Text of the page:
Of course, all road deaths are tragedies which should be, to borrow the title of Prof Sridhar’s book, preventable, but the number of serious road casualties has been falling for years, thanks to improved vehicle design as well as road changes. It’s undeniable that speed kills, especially on dangerous trunk roads like the A9 where sufficient safety improvements have not been introduced, but very few deaths on Edinburgh roads are caused by ordinary drivers doing a bit over the limit.

Rishi Sunak, with the recently elected Conservative MP Steve Tuckwell, should pay heed to what voters in Uxbridge and South Ruislip told him in the byelection (Picture: Carl Court/PA)Rishi Sunak, with the recently elected Conservative MP Steve Tuckwell, should pay heed to what voters in Uxbridge and South Ruislip told him in the byelection (Picture: Carl Court/PA)
Rishi Sunak, with the recently elected Conservative MP Steve Tuckwell, should pay heed to what voters in Uxbridge and South Ruislip told him in the byelection (Picture: Carl Court/PA)

For example, two cyclists killed by trucks at the Sir Harry Lauder Road junction in 2019 and 2020 because of a bad road lay-out and blind spots, speed was not an issue when little Xander Irvine was hit by a woman in her 90s on Morningside Road in 2020, or when a young woman was run over by a bus after her bike became trapped on the tram track on Princes Street in 2017. The death of Jonny Smith on the Maybury Road in 2018, like that of nurse Jill Pirie on the Old Dalkeith Road in 2016, was the result of criminality, and boy racers still regularly screech along my 20mph street.

The most up-to-date information on 20mph effectiveness in Edinburgh is a three-year, post-implementation evaluation report for the city council’s transport committee last August, comparing total figures for the three years before introduction with the three years after, claiming four fewer fatalities and 22 fewer serious casualties. But that included the lockdown period when there was virtually nothing on the roads, so the three-year comparison is meaningless without more detail and no basis for correlation.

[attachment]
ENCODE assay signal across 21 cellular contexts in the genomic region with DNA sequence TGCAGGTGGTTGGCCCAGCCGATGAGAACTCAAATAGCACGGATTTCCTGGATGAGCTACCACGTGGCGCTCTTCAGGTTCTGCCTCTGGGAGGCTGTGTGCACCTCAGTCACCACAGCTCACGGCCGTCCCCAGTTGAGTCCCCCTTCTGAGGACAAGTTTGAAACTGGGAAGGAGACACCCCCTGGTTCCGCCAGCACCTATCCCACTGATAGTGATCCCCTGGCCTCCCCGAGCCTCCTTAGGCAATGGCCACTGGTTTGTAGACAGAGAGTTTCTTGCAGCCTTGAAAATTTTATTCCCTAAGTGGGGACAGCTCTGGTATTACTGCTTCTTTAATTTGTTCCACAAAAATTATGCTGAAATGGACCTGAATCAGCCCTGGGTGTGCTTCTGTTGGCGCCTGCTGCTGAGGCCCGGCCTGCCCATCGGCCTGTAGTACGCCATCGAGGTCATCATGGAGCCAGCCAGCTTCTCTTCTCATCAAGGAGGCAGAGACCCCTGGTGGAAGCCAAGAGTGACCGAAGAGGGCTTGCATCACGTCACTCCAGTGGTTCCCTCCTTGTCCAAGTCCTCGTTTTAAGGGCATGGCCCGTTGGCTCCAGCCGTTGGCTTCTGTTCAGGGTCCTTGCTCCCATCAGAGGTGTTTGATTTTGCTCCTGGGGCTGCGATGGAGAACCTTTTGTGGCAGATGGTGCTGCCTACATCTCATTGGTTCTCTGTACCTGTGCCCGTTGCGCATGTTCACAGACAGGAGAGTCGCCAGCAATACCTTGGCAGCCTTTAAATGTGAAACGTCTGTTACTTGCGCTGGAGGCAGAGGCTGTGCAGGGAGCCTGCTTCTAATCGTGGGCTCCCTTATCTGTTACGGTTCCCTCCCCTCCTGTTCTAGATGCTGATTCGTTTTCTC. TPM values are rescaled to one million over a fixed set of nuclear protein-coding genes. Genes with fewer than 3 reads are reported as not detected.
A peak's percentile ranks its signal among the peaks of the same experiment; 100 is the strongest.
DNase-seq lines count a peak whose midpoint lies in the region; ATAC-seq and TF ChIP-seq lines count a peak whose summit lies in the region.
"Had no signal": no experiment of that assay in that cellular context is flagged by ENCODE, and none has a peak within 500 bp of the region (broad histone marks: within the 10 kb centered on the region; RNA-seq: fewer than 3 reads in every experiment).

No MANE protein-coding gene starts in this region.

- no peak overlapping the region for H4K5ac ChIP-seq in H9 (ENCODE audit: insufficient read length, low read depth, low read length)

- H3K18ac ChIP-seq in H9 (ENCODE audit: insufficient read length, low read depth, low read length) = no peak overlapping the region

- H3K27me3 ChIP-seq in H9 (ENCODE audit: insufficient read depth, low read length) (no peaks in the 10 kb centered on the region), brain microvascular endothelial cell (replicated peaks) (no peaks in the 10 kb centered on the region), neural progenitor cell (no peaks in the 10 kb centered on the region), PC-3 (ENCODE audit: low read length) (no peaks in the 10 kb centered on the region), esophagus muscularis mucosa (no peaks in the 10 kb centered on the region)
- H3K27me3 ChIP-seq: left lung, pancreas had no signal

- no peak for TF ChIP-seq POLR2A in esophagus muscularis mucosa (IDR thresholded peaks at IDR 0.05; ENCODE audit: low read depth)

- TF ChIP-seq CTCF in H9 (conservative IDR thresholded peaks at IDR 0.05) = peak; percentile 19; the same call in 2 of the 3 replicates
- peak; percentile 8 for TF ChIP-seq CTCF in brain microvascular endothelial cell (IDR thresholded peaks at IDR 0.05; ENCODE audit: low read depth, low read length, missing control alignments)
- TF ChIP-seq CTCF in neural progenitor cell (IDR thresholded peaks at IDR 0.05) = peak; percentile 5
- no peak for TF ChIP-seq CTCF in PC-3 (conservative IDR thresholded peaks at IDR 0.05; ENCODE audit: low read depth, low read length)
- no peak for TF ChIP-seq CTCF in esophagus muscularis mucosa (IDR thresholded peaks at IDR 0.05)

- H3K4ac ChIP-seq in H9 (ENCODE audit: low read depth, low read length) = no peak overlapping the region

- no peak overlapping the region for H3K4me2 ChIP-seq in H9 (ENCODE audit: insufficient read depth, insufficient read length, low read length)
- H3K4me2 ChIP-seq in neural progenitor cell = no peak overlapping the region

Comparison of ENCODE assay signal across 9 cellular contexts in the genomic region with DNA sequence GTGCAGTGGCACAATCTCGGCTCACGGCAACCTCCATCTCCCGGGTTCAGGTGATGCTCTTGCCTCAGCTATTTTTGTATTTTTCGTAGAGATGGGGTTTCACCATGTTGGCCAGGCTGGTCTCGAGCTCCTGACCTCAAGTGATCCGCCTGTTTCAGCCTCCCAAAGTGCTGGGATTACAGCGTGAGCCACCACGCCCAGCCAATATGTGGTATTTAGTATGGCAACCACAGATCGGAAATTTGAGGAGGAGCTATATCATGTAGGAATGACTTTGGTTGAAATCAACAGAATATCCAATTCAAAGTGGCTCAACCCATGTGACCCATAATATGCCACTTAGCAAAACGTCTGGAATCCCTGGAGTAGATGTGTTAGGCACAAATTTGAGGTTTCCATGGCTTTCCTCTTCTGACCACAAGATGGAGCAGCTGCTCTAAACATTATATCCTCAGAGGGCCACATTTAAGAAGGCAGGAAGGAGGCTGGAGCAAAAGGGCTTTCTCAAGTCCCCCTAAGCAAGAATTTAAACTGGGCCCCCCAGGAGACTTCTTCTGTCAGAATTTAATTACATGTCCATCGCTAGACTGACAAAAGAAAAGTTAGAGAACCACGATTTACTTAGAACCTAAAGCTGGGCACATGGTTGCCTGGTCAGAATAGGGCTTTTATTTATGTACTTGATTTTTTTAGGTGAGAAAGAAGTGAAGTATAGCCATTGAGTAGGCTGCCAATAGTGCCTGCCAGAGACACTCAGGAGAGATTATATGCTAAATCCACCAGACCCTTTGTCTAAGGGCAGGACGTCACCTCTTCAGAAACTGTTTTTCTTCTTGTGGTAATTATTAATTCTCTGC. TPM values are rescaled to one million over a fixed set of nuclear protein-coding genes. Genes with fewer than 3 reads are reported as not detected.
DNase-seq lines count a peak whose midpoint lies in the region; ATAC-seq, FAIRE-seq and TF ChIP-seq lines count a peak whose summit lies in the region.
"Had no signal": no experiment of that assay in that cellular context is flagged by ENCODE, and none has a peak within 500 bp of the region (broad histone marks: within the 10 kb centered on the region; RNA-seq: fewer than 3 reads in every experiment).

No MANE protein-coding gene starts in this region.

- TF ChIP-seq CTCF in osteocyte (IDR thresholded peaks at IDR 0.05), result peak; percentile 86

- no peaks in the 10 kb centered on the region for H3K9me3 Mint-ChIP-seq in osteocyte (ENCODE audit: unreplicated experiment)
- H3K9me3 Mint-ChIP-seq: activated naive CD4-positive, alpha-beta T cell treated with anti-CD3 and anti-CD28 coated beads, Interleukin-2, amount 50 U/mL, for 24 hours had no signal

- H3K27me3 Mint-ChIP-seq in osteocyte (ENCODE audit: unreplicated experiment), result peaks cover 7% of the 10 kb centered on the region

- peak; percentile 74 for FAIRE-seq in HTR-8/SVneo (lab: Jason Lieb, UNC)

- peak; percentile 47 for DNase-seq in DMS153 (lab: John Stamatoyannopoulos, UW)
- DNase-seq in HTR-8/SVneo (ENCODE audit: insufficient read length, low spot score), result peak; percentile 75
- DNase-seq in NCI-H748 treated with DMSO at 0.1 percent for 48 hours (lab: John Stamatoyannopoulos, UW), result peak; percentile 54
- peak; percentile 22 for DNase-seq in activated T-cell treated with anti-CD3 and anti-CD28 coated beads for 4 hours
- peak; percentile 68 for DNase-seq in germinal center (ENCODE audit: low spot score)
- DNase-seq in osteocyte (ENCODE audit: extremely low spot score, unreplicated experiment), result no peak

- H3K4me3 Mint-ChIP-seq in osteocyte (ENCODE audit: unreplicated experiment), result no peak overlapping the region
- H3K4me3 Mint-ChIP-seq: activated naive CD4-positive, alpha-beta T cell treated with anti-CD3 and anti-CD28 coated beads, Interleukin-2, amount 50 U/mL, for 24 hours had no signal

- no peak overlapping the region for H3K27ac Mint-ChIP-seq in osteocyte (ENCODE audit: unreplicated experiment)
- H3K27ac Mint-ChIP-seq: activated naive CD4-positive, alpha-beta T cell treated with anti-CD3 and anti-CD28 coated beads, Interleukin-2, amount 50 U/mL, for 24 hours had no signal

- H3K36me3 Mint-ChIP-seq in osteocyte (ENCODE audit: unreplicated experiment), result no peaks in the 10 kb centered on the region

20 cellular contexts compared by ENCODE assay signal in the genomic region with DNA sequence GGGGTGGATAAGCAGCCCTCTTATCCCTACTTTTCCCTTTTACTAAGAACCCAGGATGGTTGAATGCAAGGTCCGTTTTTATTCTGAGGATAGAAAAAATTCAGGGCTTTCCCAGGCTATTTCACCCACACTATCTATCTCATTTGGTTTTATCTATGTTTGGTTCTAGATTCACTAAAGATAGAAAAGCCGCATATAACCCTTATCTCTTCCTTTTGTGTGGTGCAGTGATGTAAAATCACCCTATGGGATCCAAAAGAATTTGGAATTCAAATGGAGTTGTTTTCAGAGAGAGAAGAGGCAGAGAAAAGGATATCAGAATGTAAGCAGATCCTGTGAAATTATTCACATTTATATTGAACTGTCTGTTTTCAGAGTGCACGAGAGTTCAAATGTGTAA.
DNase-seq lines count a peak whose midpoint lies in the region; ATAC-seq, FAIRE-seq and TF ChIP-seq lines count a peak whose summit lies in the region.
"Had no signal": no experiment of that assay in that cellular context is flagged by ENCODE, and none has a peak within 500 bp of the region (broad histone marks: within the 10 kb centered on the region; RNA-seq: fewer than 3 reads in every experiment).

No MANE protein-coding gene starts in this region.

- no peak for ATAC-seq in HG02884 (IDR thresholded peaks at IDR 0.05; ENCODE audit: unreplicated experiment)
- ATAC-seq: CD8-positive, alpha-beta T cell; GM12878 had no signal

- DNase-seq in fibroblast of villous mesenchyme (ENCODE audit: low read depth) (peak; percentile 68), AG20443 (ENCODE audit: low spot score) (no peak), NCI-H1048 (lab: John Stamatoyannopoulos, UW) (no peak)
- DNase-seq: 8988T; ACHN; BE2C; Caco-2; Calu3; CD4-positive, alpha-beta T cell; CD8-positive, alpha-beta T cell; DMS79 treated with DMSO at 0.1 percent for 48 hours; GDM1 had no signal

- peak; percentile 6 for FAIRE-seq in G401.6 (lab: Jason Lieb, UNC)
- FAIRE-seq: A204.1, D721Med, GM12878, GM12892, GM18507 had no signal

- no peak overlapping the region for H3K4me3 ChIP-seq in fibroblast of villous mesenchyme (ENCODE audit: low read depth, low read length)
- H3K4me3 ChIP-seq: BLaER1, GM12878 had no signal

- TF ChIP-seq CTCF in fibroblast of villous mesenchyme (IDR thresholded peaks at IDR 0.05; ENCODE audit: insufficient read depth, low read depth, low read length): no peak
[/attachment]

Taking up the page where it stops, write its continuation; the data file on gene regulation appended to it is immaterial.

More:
Yet, according to Prof Sridhar, “the improvements in quality of life for those of us who live here should be held up as a shining example of what is possible for all of us with the right political will: longer, healthier and happier lives”. I had no idea Edinburgh people are living longer because the average driving speed is down from 23.77mph to 21.92mph, and I can only presume she lives in a different part of town to me, or has access to hitherto unavailable research, because I can find no evidence of Edinburgh people’s lives being happier because the council has accelerated its anti-car programme. If anything, it’s the opposite in those areas most directly impacted like West Craigs and Corstorphine, because of a reluctance to find reasonable compromises.

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Maybe the mood amongst the extremists who inhabit Twitter has lightened, as it no doubt does when activists disrupt sports events or sit on Rishi Sunak’s roof, but the rest of us are just getting on with making ends meet. Many reasonable people do indeed welcome measures like 20mph speed limits, but what will make Scotland a happier place is reasonable policies based on sound evidence, not propaganda.